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  1. 1
    fresne says:

    And to think I found your site through plagarism…, but anywho, I loved Uncommon Vows. In part because the religion made such sense within context (period, characterization, etc.)

  2. 2
    Jenny Islander says:

    LaVyrle Spencer wrote one about a pre-Vatican II nun who reenters secular life and marries a local widower.  Her religious superiors and spiritual advisors are basically okay with this and still consider her a good Catholic—it’s the local townspeople and her own family who freak out.

    Andrew Greeley also writes romances with God in them (as well as romances with God).  Patience of a Saint is a really good one in which God does what some people have demanded of Her, making a rather boozy and dishonest reporter into the best human being he can possibly be in a heartbeat—and he almost loses his wife and kids as a result.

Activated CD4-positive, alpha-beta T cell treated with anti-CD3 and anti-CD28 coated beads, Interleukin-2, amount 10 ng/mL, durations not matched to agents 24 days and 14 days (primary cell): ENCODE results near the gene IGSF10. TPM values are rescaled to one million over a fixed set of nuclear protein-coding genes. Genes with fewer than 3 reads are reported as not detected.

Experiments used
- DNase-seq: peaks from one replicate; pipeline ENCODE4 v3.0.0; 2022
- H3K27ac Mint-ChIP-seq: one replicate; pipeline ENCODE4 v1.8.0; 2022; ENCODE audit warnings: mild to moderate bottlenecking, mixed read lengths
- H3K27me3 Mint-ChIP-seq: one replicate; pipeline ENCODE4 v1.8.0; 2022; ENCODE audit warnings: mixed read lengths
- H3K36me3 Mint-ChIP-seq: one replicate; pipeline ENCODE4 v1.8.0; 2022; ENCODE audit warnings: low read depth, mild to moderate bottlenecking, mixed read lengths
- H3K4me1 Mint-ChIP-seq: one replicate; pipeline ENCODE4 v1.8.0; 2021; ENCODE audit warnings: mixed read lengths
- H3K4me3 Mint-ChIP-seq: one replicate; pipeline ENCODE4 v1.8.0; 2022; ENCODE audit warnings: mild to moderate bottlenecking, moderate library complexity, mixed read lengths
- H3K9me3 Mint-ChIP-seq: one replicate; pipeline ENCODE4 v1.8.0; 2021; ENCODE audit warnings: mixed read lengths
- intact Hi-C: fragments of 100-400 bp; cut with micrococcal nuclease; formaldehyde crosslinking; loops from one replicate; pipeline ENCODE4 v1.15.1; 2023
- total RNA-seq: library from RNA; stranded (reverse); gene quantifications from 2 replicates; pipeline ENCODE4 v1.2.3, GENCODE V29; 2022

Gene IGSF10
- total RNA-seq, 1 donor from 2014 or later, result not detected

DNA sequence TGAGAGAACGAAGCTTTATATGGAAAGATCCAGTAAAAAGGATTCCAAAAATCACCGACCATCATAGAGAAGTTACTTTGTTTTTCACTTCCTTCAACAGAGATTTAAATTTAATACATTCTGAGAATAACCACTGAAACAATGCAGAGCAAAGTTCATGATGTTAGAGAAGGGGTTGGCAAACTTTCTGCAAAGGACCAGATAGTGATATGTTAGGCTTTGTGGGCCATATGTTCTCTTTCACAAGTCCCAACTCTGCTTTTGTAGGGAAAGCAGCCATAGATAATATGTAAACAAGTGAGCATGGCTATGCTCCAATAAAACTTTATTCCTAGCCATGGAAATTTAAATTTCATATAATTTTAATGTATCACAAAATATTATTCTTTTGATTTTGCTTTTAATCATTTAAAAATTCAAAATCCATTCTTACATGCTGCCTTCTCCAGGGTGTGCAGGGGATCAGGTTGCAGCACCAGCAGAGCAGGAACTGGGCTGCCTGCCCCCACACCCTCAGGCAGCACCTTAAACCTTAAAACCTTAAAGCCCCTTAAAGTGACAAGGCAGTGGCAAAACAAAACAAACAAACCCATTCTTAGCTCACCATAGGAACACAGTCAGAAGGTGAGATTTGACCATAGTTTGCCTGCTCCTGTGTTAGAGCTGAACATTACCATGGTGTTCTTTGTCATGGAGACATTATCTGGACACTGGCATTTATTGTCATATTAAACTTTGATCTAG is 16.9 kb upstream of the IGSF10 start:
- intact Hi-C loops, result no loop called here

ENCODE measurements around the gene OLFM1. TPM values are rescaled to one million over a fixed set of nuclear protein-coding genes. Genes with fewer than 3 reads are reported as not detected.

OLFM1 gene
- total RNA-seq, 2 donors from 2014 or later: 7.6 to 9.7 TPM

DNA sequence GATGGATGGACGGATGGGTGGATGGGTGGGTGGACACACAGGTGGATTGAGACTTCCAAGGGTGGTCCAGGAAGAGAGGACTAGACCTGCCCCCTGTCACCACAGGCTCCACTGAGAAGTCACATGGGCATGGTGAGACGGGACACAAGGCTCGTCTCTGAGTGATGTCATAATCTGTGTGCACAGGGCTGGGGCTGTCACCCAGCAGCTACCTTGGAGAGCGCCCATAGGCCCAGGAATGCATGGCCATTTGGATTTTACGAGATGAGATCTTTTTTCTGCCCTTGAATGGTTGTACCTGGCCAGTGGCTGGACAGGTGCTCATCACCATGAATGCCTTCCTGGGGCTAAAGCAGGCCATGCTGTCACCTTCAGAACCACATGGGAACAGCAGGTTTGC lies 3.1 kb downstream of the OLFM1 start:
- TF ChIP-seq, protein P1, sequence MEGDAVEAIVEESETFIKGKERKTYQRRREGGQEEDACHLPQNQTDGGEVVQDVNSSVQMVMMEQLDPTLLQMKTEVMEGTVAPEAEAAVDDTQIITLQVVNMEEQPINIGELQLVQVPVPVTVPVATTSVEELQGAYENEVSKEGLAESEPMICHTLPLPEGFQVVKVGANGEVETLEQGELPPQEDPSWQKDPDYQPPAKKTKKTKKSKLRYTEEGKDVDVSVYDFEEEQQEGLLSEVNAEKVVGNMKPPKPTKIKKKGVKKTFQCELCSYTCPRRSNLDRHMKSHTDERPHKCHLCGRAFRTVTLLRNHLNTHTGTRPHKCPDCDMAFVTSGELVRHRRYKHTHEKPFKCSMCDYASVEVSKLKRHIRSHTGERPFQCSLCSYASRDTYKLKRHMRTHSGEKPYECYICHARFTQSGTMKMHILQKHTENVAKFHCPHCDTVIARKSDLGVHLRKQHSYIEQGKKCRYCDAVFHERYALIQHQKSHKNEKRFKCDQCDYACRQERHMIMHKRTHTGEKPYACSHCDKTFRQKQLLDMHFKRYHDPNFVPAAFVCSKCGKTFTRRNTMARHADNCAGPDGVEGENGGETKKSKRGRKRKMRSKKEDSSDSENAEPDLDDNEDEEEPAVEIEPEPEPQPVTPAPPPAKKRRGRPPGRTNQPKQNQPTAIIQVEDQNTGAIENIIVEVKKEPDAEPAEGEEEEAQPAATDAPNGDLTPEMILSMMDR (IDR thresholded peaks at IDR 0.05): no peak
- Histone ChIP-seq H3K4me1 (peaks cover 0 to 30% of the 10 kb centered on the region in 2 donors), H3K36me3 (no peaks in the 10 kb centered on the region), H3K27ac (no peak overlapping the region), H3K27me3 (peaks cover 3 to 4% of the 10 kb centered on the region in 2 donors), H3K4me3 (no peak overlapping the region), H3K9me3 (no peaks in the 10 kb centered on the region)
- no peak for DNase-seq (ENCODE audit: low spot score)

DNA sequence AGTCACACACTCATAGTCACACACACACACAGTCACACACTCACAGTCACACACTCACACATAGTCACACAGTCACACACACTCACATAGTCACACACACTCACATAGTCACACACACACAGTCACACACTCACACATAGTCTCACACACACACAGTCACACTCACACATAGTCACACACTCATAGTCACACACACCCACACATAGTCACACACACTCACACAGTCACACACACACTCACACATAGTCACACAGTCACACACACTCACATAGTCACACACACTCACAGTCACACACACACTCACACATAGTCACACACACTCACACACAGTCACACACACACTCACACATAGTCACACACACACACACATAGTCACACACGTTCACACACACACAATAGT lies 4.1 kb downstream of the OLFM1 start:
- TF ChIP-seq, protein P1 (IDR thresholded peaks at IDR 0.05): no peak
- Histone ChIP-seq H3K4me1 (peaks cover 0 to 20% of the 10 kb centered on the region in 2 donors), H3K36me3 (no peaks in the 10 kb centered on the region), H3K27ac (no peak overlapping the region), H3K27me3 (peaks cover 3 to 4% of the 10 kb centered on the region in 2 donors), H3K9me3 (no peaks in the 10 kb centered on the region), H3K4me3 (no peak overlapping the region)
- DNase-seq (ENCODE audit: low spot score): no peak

3. 3
    Jenny Islander says:

    Holy crow, I didn’t realize I had clicked “last” instead of “next.”  Please to ignore necropost.

    Jenny Islander

  4. 4
    Deb Kinnard says:

    Some of us readers PREFER these types of books. Don’t make generalizations.

  5. 5
    Su Iswood says:

    They’re not generalizing. They’re stating their preferences. Clearly, lots of people like those types of books otherwise they wouldn’t be in print. Don’t be intolerant of people having different preferences to you.

  6. 6
    Liz says: